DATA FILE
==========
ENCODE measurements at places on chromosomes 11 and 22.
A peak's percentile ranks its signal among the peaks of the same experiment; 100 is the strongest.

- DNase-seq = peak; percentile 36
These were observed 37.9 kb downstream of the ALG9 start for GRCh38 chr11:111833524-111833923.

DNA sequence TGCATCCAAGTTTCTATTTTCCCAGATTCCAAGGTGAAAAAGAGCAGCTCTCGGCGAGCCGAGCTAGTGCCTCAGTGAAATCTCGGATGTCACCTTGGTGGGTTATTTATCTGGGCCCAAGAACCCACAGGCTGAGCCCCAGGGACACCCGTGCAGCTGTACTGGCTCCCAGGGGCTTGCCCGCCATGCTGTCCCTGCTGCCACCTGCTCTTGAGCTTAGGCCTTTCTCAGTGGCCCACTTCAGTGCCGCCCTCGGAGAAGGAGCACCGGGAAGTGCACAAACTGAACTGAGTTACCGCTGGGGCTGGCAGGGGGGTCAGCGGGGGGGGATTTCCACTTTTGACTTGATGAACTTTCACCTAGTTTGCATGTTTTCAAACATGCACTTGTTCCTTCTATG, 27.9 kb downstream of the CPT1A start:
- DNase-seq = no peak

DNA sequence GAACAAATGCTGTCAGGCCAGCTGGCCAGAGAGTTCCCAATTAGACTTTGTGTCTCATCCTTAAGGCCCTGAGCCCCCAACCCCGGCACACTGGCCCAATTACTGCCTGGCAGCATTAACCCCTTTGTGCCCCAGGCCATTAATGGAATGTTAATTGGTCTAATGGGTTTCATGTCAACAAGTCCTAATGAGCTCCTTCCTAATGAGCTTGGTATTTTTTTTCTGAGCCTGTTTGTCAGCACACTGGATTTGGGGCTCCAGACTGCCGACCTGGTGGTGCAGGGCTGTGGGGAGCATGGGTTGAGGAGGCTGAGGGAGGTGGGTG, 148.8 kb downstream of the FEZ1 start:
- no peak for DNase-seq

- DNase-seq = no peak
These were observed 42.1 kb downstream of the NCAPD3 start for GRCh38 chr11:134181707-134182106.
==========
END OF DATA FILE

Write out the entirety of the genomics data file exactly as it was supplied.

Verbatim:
ENCODE measurements at places on chromosomes 11 and 22.
A peak's percentile ranks its signal among the peaks of the same experiment; 100 is the strongest.

- DNase-seq = peak; percentile 36
These were observed 37.9 kb downstream of the ALG9 start for GRCh38 chr11:111833524-111833923.

DNA sequence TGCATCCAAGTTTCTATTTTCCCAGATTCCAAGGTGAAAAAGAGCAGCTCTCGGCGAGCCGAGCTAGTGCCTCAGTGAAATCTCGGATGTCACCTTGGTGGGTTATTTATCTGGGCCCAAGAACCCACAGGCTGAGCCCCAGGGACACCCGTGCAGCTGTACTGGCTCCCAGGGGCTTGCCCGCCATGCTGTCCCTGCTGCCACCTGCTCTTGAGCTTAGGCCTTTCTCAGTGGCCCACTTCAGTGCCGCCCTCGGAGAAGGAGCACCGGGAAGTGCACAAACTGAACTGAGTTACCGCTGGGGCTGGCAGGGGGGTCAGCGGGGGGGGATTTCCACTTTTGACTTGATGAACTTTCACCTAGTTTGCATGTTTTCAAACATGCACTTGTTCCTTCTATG, 27.9 kb downstream of the CPT1A start:
- DNase-seq = no peak

DNA sequence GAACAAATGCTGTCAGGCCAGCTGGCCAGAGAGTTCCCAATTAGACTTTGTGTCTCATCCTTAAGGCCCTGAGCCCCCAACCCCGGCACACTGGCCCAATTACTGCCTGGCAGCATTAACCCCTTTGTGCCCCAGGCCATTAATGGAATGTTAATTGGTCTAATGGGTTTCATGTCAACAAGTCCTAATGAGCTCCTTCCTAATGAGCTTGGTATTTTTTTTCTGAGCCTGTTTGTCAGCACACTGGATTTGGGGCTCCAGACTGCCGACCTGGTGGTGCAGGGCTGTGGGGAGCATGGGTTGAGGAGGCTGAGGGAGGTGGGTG, 148.8 kb downstream of the FEZ1 start:
- no peak for DNase-seq

- DNase-seq = no peak
These were observed 42.1 kb downstream of the NCAPD3 start for GRCh38 chr11:134181707-134182106.